While winter pruning stimulates growth, summer pruning restricts it. This is because in summer the plants are in full leaf so you’ll be cutting off the leaves they need to produce energy and growth. It’s also crucial to prune plants that flower in late spring and early summer; prune at another time and you’ll remove next year’s flowers.
Plants to prune now:
• Wisteria. These climbers needs pruning in winter and summer to control their growth and to produce the best display of spring blooms. Tie in the main horizontal growth and upright shoots to their supports then shorten all side shoots back to 4-6 leaves from the main framework.
• Ornamental cherry trees. All plants in the prunus family can be attacked by silver leaf – a fungal disease that’s air-borne between September and June, so July and August are the safest times to prune them. Scour the plant for any dead, damaged and crossing branches, which may rub and cause wounds. Prune back to a main branch or an outward facing bud to encourage an open shape. Wait until next month to tackle fruiting plants such as peaches, cherries, plums and gages, pruning once you’ve finished harvesting.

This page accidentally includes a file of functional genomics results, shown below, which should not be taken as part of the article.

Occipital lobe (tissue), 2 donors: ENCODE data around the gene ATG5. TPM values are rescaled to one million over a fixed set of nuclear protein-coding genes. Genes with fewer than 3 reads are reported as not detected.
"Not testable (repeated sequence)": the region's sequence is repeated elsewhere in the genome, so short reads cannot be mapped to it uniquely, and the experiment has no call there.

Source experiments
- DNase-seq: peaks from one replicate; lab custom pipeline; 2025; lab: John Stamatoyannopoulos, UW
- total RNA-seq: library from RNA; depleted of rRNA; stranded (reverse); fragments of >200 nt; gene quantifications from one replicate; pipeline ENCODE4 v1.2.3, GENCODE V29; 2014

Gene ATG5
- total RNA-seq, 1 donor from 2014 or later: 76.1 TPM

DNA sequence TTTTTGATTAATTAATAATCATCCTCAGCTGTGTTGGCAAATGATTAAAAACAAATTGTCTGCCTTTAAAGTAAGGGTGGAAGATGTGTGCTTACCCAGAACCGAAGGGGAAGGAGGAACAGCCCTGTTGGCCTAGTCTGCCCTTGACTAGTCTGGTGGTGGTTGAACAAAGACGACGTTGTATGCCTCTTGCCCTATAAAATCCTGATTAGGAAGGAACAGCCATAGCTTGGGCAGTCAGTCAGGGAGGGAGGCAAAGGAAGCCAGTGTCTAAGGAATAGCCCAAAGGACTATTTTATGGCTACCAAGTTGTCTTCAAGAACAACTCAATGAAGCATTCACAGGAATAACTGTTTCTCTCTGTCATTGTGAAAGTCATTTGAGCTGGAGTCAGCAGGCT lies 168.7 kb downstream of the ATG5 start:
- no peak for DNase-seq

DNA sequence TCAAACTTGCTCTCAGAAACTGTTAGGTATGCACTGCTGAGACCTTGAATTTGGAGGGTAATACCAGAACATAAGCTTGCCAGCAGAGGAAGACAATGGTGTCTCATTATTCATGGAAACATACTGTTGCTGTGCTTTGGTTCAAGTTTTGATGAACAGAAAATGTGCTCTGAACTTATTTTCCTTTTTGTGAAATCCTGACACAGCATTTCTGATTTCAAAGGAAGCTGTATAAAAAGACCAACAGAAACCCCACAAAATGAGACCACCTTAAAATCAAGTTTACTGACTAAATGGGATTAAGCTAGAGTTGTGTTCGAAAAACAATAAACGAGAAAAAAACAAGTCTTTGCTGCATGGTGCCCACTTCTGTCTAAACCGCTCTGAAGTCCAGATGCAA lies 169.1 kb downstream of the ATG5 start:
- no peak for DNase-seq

• Blackcurrants. Modern cultivars such as ‘Ben Hope’ and ‘Ben Lomond’ produce fruit that ripens at the same time, which means you can combine harvesting and pruning. Blackcurrants fruit on the previous year’s growth, so prune out this year’s fruiting stems as close to the base as possible and harvest the currants at home. This year’s new stems will then have space to produce next year’s crop.
• Early-flowering shrubs. Phildelphus, weigela, kolkwitzia and deutzia can be trimmed after flowering to allow next year’s flowering wood to develop. Remove one-third of the oldest, thickest stems close to the ground and trim back any over-exuberant growth to just above a bud or pair of buds.